Accounting is the language of business. A study in accounting provides capability and credibility across a broad spectrum of careers. It opens the door to many other markets and professions where the ability to understand and interpret financial information is the key capability. Students are provided with the opportunity to develop strong, technical, analytical and problem-solving skills, whilst keeping abreast of contemporary issues in accounting practice. A feature of the Business School's program is that it takes an analytical perspective of how accounting is practised and how it should be practised. These and other questions are explored in an atmosphere that encourages a sense of enquiry.
Accounting is available as Table A major and minor options in the Bachelor of Commerce, the Bachelor of Commerce and Bachelor of Advanced Studies, Bachelor of Commerce and Bachelor of Laws, the Bachelor of Engineering (Honours) and Bachelor of Commerce and the Bachelor of Advanced Computing and Bachelor of Commerce.
The Accounting major and minor are also available to students not enrolled in a Commerce degree through the shared pool (Table S) - see the Interdisciplinary Studies Handbook for details.
Please note. Students cannot complete both a major and a minor in Accounting for their degree.
Students wishing to pursue professional accounting accreditation can complete the Professional Accounting program instead of the Accounting major – please refer to Accounting (Professional) subject area for details.
The requirements for a major and a minor in Accounting can be found in the Unit of study table.
Honours study in Accounting is available to eligible students. For eligibility requirements and details of the admissions application process, students should refer to the Current Students Honours page.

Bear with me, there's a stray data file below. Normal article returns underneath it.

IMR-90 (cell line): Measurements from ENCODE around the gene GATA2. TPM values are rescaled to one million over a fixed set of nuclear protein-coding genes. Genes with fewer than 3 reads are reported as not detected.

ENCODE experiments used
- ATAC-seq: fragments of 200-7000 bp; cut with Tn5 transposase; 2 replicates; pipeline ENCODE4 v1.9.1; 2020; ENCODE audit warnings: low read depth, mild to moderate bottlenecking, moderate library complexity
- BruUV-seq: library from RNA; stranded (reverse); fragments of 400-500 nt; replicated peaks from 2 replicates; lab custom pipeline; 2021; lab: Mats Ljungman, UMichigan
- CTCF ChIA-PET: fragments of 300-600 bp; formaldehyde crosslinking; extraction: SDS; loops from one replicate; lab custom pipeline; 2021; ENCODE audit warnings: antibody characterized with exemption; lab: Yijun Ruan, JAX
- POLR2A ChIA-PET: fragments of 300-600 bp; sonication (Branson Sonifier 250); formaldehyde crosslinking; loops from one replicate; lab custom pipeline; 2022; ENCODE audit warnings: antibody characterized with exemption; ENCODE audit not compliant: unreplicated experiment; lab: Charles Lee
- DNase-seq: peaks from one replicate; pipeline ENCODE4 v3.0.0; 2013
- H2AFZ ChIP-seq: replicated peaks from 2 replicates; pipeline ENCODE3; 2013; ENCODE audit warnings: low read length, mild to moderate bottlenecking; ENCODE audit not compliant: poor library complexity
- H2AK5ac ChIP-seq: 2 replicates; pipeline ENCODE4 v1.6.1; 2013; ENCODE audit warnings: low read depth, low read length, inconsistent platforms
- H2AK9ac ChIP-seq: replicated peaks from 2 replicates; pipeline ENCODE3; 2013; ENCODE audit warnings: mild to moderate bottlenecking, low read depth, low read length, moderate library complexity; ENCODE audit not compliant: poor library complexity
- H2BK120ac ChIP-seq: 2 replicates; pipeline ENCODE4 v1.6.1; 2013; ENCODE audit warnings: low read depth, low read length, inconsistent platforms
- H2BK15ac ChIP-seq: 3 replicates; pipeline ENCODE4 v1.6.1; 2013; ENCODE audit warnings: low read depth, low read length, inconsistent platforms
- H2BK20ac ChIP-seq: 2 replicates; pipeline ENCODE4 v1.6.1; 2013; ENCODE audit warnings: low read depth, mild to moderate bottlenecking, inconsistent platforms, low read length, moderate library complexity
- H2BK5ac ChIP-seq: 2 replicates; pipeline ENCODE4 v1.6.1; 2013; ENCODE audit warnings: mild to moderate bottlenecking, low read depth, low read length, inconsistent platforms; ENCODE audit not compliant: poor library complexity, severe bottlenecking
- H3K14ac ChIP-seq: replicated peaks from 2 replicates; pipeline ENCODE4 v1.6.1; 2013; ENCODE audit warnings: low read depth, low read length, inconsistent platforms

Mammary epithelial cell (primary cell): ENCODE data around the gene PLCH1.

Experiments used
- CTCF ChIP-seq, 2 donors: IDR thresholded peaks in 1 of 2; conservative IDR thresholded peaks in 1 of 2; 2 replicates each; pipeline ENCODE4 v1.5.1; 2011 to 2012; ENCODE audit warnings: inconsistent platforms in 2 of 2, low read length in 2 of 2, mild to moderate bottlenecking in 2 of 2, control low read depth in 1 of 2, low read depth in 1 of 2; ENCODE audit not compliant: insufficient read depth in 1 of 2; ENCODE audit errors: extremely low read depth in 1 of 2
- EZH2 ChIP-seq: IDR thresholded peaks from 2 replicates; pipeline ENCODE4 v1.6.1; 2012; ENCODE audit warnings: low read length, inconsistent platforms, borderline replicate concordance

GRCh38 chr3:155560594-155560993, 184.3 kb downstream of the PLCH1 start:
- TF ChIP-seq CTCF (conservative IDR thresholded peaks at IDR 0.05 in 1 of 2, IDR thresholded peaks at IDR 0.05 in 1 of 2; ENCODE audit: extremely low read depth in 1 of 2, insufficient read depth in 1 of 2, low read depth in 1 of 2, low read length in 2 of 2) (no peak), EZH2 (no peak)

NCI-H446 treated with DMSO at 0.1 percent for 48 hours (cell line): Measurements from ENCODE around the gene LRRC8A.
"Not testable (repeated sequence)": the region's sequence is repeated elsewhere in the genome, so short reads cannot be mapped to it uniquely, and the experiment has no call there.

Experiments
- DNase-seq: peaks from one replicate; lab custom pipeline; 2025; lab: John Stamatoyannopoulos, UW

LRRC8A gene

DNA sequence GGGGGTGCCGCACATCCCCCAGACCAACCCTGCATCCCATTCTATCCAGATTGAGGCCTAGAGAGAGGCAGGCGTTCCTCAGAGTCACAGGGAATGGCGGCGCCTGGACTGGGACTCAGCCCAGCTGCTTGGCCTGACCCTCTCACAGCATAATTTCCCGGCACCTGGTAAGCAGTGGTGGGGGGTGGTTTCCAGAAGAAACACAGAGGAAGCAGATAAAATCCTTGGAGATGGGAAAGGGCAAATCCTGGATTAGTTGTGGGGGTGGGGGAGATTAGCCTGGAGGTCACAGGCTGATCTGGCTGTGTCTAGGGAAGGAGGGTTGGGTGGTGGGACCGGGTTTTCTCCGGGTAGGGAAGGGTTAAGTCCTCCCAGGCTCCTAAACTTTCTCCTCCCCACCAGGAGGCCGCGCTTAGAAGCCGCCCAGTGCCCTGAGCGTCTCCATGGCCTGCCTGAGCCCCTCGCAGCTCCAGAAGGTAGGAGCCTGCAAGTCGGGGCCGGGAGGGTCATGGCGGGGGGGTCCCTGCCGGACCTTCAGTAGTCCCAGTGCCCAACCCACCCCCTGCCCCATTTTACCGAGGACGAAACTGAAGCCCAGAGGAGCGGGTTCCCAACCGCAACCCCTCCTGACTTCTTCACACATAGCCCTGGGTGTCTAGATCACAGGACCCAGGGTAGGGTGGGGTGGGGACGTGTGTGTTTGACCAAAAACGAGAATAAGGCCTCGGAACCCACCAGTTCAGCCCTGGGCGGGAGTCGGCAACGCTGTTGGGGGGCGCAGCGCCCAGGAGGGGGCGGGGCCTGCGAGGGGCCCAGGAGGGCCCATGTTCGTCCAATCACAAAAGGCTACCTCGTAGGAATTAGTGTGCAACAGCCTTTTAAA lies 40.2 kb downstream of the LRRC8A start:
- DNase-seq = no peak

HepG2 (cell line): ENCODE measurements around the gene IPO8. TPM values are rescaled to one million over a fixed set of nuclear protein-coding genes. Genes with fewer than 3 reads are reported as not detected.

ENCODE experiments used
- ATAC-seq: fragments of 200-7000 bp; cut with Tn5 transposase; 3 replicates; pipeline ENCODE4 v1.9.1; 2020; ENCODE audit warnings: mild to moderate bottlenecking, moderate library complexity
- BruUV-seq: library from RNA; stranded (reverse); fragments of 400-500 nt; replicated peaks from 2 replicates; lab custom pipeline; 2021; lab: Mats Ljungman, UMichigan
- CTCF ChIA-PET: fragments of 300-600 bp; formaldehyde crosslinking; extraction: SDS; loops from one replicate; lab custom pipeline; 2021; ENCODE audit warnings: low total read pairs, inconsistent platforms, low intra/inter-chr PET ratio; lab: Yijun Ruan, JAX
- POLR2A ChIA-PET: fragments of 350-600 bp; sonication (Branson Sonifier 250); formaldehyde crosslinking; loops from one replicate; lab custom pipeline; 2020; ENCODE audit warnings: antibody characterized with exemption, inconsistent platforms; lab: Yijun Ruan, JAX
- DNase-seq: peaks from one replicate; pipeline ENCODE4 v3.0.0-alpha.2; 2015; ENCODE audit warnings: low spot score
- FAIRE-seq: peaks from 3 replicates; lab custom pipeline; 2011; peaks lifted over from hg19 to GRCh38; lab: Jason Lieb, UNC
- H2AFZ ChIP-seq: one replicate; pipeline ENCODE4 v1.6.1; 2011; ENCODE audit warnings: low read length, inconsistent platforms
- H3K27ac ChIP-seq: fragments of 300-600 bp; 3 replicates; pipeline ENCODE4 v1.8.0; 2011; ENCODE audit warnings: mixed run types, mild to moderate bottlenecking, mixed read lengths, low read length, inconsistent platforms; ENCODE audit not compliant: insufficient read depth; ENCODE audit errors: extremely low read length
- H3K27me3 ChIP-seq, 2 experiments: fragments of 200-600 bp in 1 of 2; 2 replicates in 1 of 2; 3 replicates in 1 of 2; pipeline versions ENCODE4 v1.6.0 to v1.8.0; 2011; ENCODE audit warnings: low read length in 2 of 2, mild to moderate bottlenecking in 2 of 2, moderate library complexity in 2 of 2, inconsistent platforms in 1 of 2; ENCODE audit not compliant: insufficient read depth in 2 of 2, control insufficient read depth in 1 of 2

The units of study required for Honours in Accounting can be found in the Honours unit of study table.
On successful completion of the Accounting major students will be able to:
|Major learning outcome|
|1. Use accounting systems and processes to produce business entity reports.|
|2. Appropriately apply accounting and regulatory requirements to produce accounting reports and financial statements.|
|3. Use budgets, costing and cost control, business planning, internal control, and performance management to inform management decision-making.|
|4. Apply contemporary audit practice within regulatory requirements in order to validate published financial reports and to inform shareholders and stakeholders.|
|5. Provide accurate technical tax advice to clients and produce the required written documentation.|
|6. Analyse and interpret commercial, economic and business information to develop solutions and responses to business problems and challenges.|
|7. Identify the risks and implications of misstatement, both financial and non-financial facing, in business evaluation.|
|8. Communicate persuasively both orally and in written business reports and audit procedures.|
|9. Collaborate effectively with others in a professional business manner as team members and leaders and in interactions with clients.|
|10. Apply ethical decision-making criteria and sustainability considerations as part of management accounting expertise in a broad business context.|
For further information regarding study in accounting at the University of Sydney, please refer to the Study accounting page.